Plant May Halt Infection from HIV, Ebola Virus

Cistus incanus found to inhibit viral proteins from infecting healthy cells.

A medicinal plant has been discovered that may help prevent HIV, as well as the Ebola and Marburg viruses, from developing.

Antiviral ingredients found in the extracts from the medicinal plant cistus incanus (Ci) have been found to inhibit viral proteins from infecting healthy cells.

Researchers at Helmholtz Zentrum Munchen found that the activity of Ci extracts was able to act against HIV-1 and HIV-2 isolates, as well as a virus isolate that is resistant against drugs that are available.

"Antiviral ingredients of Ci extracts target viral envelope proteins on infectious particles and prevent them from contacting host cells," said lead researcher Ruth Brack-Werner. "Since antiviral activity of Ci extracts differs from all clinically approved drugs, Ci-derived products could be an important complementation to current established drug regimens."

The results of the study showed that during long-term treatment with Ci extract — approximately 24 weeks —no resistant viruses were detected.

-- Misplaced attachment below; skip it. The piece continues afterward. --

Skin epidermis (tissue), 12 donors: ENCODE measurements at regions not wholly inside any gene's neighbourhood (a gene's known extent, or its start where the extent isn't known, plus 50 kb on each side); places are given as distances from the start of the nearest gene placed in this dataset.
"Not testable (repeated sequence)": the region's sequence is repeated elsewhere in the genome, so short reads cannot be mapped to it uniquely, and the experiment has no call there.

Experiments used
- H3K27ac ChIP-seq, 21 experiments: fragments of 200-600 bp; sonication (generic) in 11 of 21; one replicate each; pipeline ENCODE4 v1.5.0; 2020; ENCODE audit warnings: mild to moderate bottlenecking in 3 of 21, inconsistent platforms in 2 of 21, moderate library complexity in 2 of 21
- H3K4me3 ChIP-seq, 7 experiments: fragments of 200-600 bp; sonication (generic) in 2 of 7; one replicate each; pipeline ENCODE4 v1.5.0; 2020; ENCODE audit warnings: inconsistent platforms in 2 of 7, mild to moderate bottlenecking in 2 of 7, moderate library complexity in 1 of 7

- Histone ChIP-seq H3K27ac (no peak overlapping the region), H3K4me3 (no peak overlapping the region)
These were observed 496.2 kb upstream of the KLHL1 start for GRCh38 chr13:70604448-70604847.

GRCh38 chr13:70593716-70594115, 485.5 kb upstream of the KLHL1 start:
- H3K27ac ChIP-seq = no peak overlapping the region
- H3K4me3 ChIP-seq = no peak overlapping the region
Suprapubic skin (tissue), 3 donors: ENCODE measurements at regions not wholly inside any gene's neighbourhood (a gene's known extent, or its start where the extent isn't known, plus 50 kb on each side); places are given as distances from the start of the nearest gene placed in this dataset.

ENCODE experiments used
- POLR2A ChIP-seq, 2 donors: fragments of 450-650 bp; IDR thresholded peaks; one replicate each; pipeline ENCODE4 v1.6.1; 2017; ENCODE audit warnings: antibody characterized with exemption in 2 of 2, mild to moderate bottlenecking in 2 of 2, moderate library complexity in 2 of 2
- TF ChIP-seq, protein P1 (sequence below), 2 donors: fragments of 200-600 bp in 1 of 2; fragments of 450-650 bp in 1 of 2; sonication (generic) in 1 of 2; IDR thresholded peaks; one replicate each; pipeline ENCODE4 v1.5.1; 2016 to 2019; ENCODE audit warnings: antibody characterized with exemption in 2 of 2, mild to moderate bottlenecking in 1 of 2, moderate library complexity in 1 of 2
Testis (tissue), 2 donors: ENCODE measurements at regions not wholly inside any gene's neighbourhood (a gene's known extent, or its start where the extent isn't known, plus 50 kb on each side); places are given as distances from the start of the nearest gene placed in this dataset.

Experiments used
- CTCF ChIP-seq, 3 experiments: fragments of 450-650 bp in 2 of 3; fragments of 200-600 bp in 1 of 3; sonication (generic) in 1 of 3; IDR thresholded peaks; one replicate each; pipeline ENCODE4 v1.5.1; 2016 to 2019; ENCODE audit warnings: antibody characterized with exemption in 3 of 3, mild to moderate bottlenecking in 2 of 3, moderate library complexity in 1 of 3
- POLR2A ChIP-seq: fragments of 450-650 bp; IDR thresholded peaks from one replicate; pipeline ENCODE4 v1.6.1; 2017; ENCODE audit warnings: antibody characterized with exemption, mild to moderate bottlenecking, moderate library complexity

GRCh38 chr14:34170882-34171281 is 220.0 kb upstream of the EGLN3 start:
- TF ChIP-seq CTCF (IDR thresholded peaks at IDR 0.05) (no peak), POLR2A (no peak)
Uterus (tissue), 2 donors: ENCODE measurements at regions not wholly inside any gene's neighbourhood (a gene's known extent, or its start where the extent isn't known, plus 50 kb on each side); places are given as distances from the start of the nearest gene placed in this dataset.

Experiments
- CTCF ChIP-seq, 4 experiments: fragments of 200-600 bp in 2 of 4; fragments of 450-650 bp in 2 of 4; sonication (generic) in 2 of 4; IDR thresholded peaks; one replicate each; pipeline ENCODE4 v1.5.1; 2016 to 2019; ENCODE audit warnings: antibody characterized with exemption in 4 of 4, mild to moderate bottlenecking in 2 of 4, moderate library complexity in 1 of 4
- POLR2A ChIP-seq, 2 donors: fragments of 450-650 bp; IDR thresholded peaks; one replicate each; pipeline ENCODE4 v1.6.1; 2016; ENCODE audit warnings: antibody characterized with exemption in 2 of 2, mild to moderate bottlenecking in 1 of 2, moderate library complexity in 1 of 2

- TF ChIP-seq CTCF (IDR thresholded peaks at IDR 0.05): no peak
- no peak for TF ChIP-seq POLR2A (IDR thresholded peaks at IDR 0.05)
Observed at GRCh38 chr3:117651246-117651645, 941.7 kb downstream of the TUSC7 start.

Since the study suggests that Ci is able to attack HIV without causing any resistance, they believe that commercial extracts like Ci or Pelargonium sidoides are promising for developing antiviral phytotherapeutics.

An analysis of the antiviral components of the extract showed it could block viral particles that carry Marburg and Ebola viral envelope proteins. Researchers found that the presence of multiple antiviral ingredients could act in combination. These findings show that Ci can work against human viral pathogens, including influenza viruses.

With further development of these extracts, it could potentially put a dent in preventing and healing viral infections. In the future, the extracts could be used to develop creams or gels (microbicides) that can prevent transmissible viruses like HIV from spreading during intercourse.

The team will continue to focus on exploring the potential of these plant-based antivirals using humans to study the active antiviral ingredients.